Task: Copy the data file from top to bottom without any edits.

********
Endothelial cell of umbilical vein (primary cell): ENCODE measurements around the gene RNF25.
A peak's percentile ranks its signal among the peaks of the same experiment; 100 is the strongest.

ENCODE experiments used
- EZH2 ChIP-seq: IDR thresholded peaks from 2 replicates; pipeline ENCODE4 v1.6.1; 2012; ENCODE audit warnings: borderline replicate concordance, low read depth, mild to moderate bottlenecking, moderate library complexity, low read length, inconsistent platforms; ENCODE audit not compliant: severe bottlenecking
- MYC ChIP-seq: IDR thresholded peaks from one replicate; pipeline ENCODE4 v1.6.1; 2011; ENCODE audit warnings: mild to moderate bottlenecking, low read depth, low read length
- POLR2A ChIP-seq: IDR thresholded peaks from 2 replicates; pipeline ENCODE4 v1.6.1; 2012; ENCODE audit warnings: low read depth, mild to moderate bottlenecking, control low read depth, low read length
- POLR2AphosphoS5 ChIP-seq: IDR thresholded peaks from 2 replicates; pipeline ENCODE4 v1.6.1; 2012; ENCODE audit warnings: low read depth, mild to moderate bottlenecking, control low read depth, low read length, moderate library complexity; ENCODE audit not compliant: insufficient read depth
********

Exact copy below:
Endothelial cell of umbilical vein (primary cell): ENCODE measurements around the gene RNF25.
A peak's percentile ranks its signal among the peaks of the same experiment; 100 is the strongest.

ENCODE experiments used
- EZH2 ChIP-seq: IDR thresholded peaks from 2 replicates; pipeline ENCODE4 v1.6.1; 2012; ENCODE audit warnings: borderline replicate concordance, low read depth, mild to moderate bottlenecking, moderate library complexity, low read length, inconsistent platforms; ENCODE audit not compliant: severe bottlenecking
- MYC ChIP-seq: IDR thresholded peaks from one replicate; pipeline ENCODE4 v1.6.1; 2011; ENCODE audit warnings: mild to moderate bottlenecking, low read depth, low read length
- POLR2A ChIP-seq: IDR thresholded peaks from 2 replicates; pipeline ENCODE4 v1.6.1; 2012; ENCODE audit warnings: low read depth, mild to moderate bottlenecking, control low read depth, low read length
- POLR2AphosphoS5 ChIP-seq: IDR thresholded peaks from 2 replicates; pipeline ENCODE4 v1.6.1; 2012; ENCODE audit warnings: low read depth, mild to moderate bottlenecking, control low read depth, low read length, moderate library complexity; ENCODE audit not compliant: insufficient read depth